The latest routine in the comedy show that has become the Wizards' season is the booing of Andray Blatche during introductions to the OKC game. Many wicked pixels have been aimed straight at the fans who have dared to express their displeasure at Dray. Classless, some say.
I can't afford to go to games, but I can assure you I applaud the booers in spirit from the comfort of my couch. And I think they're perfectly justified in their preemptive jeers and raspberries. I groan inwardly (sometimes outwardly) every time Andray moves off the bench to the scorer's table. Critics, unite! Onward, ho!
Why am I so mean? It's a fair question. The answer is simple: Because Andray Blatche doesn't give a rip about my favorite team. And it's been evident for six depressing years.
His off-court indiscretions could, at one time, have been excused as the excesses of a young, wildly rich man with more money than wisdom. Youth and gallons of green will do that to a fella.
It's the on-court indifference to which I object. Blatche is the ultimate loafer, the ultimate coaster: He's the kid who was smarter than everyone else in class, and skated by with C's because it was easier. Blatche is more skilled, more talented, than all our big men put together. And because he can, he gets by doing the absolute minimum on the hardwood.
Why does he hang around the perimeter, dribble the air out of the ball, and launch ridiculous fallaway jumpers? Because it's *easier* than going inside and putting up with the banging in there. It takes less energy than driving to the hoop and possibly getting hit.
In fact, I've never seen a big man more terrified of the low block. After all, it takes more effort down amongst the trees; going one-on-one is infinitely easier than fighting for rebounding position. And why dunk when you can lay it softly off the backboard? Sure, a lot more shots get blocked that way, but, dont'cha know, dunking is hard, man!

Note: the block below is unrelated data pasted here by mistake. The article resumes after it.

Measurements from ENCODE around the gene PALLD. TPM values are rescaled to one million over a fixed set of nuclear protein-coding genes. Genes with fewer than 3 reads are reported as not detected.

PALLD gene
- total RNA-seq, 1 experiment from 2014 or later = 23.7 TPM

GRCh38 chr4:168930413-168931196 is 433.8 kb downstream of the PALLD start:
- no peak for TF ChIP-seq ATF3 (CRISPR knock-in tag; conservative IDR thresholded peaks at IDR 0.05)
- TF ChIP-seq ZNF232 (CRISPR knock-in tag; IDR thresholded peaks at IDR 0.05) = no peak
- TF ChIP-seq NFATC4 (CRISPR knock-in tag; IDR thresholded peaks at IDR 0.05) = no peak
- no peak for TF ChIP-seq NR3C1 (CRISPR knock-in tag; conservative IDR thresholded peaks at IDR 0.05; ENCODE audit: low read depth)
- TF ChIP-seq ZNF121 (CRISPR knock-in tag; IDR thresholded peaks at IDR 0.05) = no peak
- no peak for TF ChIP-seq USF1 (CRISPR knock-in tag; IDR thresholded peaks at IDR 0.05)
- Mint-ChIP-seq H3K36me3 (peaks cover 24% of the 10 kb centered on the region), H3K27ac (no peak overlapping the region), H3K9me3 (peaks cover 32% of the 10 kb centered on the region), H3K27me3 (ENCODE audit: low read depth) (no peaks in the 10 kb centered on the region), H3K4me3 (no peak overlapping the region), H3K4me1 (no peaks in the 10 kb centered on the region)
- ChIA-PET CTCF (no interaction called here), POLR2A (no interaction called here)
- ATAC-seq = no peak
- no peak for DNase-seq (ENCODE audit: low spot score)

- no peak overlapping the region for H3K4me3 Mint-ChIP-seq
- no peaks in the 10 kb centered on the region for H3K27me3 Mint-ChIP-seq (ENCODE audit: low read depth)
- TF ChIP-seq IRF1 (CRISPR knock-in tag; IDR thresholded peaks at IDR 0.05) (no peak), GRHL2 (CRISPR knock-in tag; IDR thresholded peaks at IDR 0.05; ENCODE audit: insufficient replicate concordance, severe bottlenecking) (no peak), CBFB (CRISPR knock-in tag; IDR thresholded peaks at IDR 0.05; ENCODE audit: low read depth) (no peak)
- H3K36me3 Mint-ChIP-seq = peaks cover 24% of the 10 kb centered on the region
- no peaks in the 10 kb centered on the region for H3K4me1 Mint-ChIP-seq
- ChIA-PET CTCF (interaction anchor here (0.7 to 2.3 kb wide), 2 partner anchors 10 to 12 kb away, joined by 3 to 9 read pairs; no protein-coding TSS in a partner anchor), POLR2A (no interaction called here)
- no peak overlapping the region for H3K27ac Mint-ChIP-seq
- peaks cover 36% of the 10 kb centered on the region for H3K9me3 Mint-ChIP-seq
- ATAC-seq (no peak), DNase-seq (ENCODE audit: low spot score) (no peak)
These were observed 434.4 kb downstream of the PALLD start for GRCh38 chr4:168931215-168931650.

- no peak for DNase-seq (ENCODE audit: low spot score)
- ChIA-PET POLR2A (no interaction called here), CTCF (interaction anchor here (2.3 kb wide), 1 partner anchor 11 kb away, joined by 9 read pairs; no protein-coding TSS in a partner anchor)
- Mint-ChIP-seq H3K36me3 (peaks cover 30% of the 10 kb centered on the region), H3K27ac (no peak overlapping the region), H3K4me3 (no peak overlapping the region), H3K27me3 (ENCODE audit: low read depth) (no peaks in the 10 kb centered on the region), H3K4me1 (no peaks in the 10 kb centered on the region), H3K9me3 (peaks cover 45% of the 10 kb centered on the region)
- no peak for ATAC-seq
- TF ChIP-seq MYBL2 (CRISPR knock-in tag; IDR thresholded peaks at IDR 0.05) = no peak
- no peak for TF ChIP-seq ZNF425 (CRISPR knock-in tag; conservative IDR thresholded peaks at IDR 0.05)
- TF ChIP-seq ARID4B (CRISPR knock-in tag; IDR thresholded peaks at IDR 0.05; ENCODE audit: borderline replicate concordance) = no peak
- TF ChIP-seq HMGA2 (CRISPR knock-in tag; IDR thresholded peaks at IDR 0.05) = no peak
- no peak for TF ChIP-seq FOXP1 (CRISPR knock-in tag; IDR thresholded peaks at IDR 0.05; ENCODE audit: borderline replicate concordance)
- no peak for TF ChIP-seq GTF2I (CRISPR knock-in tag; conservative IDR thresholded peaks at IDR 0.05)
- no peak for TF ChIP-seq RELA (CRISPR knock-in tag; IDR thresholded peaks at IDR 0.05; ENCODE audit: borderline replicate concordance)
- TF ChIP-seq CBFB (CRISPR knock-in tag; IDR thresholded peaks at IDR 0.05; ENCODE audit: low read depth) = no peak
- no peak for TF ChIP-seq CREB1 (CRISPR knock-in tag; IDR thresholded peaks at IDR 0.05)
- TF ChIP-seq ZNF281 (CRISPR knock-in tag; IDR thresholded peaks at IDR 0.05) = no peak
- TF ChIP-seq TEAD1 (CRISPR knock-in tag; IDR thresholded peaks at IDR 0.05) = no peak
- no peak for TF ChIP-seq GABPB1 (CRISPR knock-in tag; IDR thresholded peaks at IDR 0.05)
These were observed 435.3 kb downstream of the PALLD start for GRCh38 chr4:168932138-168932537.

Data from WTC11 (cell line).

What isn't hard, however, is making a big show of how improved you are, how much you've changed. Right, 7-Day? Or is it 1-in-5 (games in which you put forth effort), as one scout accurately said? Oh, you'll work like a dog when you get close to that triple-dub. It's those in-between games that are proving to be the problem.
How many times has Dray re-committed himself to better conditioning? Or to wanting to play inside? You know, that non pick-and-pop stuff you wanted so desperately. Give it to the big dog in the post! That's where you want the rock! Until the next game started, and you once again wandered around the perimeter like the Israelites in the desert.
The problem is that those of us who watch the Wizards regularly can't help but notice that Blatche is in his seventh year of sauntering up and down the court. Of watching helplessly as his man blows by him or backs him down. Of saying one thing and doing another. Fool us six times...
That's why Blatche deserves to be booed before he steps onto the court. It's because we know that he won't give 100%, or 90%, or 80%, or... We know he'll never get in condition during the offseason so he's not huffing and puffing after running the court for 10 minutes. We know he'll talk Manute Bol-big and play Muggsy Bogues-small.
As fans, we justifiably don't like players who we're sure won't give maximum effort for their $8 million. Dray hurts my team with his lazy attitude, his transparent attempts to curry favor with his pronouncements going into each season, his wasting of his ginormous talent -- a talent that could help my team greatly if it were applied with consistent vigor.
That's why I'll boo Blatche when he's introduced. I'll forgive mistakes and learning curves and lack of talent, if that player actually gives a crap and plays hard. But Blatche has stolen money and playing time from MY team for six-plus seasons now. Sorry, but I don't cheer thieves.